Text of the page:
The holiday season looked different for many this year due to the COVID-19 pandemic as families were urged to keep their distance, but data on cases in Collin County tells a different story.
County-level data shows that COVID-19 cases in Collin County alone nearly doubled throughout the holidays, despite health officials from the Centers for Disease Control and Prevention to the county health department begging people to stay home for the holidays and avoid large gatherings.
But their message didn’t seem to register. Between the day before Thanksgiving, Nov. 25 and Jan. 6, cases have increased in Collin County by about 95% — from 24,571 cases Nov. 25 to 47,851 Jan. 6, according to data from the Texas Department of State Health Services. The data shows the number of confirmed cases over time by county.
For reference, the period between Nov. 25 and Jan. 6 spans just 43 days. When looking at the previous 43-day period between Oct. 13 and Nov. 24, there was only a 48% increase in cases from 16,384 Oct. 13 to 24,325 Nov. 24.
“We urged our Collin County citizens to celebrate with their individual households instead of the typical, large family gatherings,” says Darrell Willis, the public information officer for Collin County Health Care Services.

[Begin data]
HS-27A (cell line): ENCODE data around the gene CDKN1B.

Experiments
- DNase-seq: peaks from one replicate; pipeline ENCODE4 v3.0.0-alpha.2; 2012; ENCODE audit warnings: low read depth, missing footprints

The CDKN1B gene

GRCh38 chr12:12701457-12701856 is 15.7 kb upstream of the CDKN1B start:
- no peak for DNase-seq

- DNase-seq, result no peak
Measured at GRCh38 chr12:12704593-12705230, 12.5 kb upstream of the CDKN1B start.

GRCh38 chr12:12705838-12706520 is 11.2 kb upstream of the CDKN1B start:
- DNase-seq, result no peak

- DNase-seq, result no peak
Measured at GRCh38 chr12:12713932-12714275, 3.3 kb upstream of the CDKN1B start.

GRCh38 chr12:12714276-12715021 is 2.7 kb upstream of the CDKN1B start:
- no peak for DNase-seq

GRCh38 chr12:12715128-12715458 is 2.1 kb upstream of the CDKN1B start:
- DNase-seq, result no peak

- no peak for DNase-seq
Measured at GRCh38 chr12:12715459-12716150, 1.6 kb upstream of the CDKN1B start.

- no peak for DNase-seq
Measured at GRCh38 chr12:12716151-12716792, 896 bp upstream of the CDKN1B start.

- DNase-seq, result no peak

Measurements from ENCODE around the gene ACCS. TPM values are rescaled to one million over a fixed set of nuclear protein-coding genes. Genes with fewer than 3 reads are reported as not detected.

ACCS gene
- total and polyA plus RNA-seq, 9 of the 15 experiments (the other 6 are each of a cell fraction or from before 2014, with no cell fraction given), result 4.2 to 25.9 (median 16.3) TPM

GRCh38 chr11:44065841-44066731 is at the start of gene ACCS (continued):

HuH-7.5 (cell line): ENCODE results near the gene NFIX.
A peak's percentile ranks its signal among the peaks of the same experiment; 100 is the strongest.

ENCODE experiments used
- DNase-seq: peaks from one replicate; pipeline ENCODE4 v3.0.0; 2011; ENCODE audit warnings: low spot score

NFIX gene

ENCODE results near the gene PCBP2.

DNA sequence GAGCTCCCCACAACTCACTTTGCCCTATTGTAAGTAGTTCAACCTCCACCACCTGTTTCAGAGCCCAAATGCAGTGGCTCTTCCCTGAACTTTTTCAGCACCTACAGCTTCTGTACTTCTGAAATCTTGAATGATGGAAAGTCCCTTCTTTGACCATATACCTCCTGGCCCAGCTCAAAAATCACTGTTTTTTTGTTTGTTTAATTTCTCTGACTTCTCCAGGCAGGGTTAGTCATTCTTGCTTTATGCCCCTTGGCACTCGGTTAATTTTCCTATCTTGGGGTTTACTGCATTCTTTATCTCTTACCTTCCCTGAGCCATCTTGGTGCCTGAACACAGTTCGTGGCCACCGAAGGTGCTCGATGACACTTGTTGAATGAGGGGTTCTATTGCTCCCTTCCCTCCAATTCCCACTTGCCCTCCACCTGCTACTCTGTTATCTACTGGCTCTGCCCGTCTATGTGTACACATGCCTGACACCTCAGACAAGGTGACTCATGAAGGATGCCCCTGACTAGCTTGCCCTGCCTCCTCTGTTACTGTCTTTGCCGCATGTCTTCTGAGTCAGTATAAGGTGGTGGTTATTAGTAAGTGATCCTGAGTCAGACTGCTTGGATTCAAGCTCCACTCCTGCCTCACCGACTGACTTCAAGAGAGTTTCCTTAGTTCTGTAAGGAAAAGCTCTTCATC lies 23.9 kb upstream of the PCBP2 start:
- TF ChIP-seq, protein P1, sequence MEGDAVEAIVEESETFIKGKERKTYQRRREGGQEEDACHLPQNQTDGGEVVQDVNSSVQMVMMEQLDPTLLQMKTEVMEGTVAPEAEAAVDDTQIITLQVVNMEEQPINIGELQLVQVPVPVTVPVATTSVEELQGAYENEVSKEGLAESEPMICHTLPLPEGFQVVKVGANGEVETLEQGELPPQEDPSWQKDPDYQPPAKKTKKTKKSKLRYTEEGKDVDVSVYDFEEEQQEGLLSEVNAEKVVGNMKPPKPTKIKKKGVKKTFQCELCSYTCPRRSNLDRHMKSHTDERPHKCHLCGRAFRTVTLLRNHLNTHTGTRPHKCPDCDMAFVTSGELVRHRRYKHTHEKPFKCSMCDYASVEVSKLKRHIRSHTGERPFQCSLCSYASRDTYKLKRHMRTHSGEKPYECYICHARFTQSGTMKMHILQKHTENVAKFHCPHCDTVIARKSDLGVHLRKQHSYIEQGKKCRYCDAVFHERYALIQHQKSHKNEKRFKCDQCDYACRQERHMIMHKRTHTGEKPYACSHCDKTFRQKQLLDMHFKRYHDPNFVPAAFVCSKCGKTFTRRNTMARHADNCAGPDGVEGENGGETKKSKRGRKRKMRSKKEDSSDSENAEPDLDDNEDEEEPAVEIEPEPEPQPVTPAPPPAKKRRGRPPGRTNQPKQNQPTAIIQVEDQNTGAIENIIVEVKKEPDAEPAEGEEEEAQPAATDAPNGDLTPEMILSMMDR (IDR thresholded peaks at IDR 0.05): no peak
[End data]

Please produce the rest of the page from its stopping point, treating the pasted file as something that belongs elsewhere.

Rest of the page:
Denton County follows a similar trend, with a 76% increase in cases between Nov. 25 and Jan. 6 — from 19,019 cases Nov. 25 to 33,392 Jan. 6 — in comparison to a 44% increase in cases from 12,960 Oct. 13 to 18,714 Nov. 24.
Statewide case trends show a much smaller percentage increase than both Collin and Denton counties but still an increase, according to TDSHS statewide case count data. Between Nov. 25 and Jan. 6, total cases across the state increased by 46% and during the comparable period from Oct. 13 to Nov. 24, cases rose by 39%.
Willis said the increase in cases is likely because “colder weather drives more people inside together in addition to individuals wanting to be with their families for holiday gatherings.”
On Jan. 5, Collin County launched its vaccine waitlist for residents who met TDSHS’ Phase 1A, including health care workers and residents in long-term care facilities, and 1B, which includes those over 65 and those 16 or older with chronic medical conditions, categories. The county received 1,000 COVID-19 vaccine doses at the end of December and hasn’t received any more as of Jan. 8.
But the sharp increase in cases during the holiday season will not affect vaccine distribution, Willis said.
“We are working to vaccinate as many people as possible, as fast as we can with our current allotment of the Moderna COVID-19 vaccine that we received from the Texas Department of State Health Services,” Willis said.